By Cassandra Balentine
Packaging represents a major opportunity for print service providers (PSPs) looking to expand into new markets. For those with wide format UV printing capabilities, packaging applications are a consideration.
Features inherent to UV LED and UV-curable inks—including immediate dry time and enhanced adhesion characteristics with many types of media, further the availability of extended color gamut, especially white—add value to packaging applications.
PSPs with UV printing capabilities should weigh the benefits and challenges of utilizing the technology for packaging applications.
Above: The Canon Oce Arizona 6100 High Flow Vacuum Series is ideal for corrugated packaging material.
As previously noted, UV-based inks provide a variety of advantages, which translate well to package printing.
“Going back to the early days of UV inkjet—before 2000—it was all about getting the ink and printhead to work together reliably so that the integrators could build some hardware around the printhead. Today’s ink must cure faster, respond to pinning, run in quicker systems, reliably print with smaller droplets, work in high frequency printheads, be compatible with new media types, and the list goes on. So inks have changed a lot in composition and they are produced to ever higher specifications and tighter tolerances,” shares Phil Jackman, global product manager, digital, Sun Chemical Corporation.
He points to a variety of advantages of UV inks including instantaneous dry time, excellent printhead open time, high productivity, reduced printhead maintenance intervals and longer life, reliable jetting, wide media compatibility, inherent adhesion performance, wide color gamut, proven ink technology, reduced energy consumption compared to drying of water-based inks, and compatibility with heat-sensitive-media—especially UV LED cured.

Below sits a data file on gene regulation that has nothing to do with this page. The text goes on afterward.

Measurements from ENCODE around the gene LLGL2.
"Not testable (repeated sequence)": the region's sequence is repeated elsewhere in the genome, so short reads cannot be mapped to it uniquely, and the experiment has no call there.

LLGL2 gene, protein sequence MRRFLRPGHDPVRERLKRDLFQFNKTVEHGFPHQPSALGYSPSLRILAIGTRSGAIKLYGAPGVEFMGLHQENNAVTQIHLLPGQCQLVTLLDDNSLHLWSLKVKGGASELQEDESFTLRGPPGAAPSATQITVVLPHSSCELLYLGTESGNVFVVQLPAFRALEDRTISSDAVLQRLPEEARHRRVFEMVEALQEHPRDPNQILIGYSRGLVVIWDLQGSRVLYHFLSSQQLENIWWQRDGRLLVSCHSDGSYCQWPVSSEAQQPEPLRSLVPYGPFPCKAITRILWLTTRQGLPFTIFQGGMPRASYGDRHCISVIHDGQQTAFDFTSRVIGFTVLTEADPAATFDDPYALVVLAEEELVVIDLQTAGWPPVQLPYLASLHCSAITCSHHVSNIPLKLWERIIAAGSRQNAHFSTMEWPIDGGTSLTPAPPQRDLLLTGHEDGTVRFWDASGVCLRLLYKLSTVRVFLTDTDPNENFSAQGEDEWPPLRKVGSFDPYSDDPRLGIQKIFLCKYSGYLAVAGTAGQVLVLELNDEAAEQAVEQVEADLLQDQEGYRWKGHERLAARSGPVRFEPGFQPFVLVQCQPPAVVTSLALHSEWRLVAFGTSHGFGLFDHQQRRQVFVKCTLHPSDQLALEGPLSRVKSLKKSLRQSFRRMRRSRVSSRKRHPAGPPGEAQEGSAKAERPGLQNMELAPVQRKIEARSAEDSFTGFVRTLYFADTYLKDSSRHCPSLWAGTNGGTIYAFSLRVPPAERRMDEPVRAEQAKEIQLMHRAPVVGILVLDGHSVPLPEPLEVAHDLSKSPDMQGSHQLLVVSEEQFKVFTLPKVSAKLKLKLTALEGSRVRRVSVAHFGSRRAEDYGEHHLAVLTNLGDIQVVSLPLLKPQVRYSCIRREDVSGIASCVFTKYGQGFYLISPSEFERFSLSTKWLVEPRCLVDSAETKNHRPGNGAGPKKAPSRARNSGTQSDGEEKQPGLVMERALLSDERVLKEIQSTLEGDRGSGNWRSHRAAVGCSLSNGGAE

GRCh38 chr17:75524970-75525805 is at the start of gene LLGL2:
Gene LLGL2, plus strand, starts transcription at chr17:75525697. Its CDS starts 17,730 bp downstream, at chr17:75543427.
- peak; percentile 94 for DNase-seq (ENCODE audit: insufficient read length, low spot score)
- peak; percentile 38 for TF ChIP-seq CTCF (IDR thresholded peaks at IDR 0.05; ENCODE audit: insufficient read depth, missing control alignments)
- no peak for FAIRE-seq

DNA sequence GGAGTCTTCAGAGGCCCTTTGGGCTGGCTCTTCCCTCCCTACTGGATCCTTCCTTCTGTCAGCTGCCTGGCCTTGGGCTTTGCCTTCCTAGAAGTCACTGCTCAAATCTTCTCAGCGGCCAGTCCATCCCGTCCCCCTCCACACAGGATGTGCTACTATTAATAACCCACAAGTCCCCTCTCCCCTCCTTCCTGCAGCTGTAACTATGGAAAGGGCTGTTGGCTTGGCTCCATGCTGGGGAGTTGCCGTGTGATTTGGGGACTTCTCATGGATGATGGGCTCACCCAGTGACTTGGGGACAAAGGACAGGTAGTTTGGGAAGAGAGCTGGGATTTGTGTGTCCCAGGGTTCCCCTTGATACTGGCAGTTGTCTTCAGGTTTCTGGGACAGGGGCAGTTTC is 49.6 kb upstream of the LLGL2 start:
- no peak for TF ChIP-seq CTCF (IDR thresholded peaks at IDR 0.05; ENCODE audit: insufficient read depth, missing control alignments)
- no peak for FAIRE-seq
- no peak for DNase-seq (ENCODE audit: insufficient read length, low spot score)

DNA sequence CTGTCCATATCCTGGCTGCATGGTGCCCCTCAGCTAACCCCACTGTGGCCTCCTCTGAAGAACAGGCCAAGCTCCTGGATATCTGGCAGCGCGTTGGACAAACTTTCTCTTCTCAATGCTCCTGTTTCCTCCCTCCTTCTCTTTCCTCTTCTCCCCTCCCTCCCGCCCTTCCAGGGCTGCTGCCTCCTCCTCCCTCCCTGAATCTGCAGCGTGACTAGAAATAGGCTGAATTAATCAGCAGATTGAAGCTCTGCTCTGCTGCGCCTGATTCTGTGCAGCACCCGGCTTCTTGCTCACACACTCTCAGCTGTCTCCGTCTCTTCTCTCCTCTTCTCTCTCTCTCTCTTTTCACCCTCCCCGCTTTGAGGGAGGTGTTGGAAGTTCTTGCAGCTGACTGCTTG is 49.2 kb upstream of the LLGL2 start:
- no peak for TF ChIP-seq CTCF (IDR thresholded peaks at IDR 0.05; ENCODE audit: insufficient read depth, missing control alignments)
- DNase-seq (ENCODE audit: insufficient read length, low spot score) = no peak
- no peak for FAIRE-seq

“One of the biggest advantages of UV inks for digital packaging is the substrate versatility, often without use of a primer,” says Mike Barry, product marketing manager, Fujifilm North America Corporation, Graphic Systems Division.
Juan Kim, CEO, Valloy Incorporation, agrees, adding that UV inks bond to various packaging substrates strongly these days, for both flexible and rigid applications. Furthermore, special color inks like white, varnish, silver, or fluorescent are available.
White ink is another advantage. “White ink opens up the possibility of printing on surfaces that range in color. PSPs working with a packaging workflow can utilize white to print on non-white surfaces, including metallic foils,” agrees Michael Maxwell, senior manager, Mimaki USA, Inc.
Deborah Hutcheson, director of marketing, Agfa Graphics, believes digital UV package printing is more cost effective, offers faster turnaround, and reduces overhead with just-in-time inventory. “There is no need to warehouse thousands of boxes when a PSP can print the job and ship it out immediately.”
“The ability of UV inkjet printing on corrugated is lucrative because PSPs can produce prototypes quickly and efficiently, or they can print corrugated and end caps for one account with hundreds of locations across the country,” continues Hutcheson. She adds that brands are also leveraging secondary packaging—the corrugated displays and the store end cap—as a way to increase their messaging. “Brands are driving more customization and more personalization on the package itself, which lends itself to a short-run digital UV printing process.”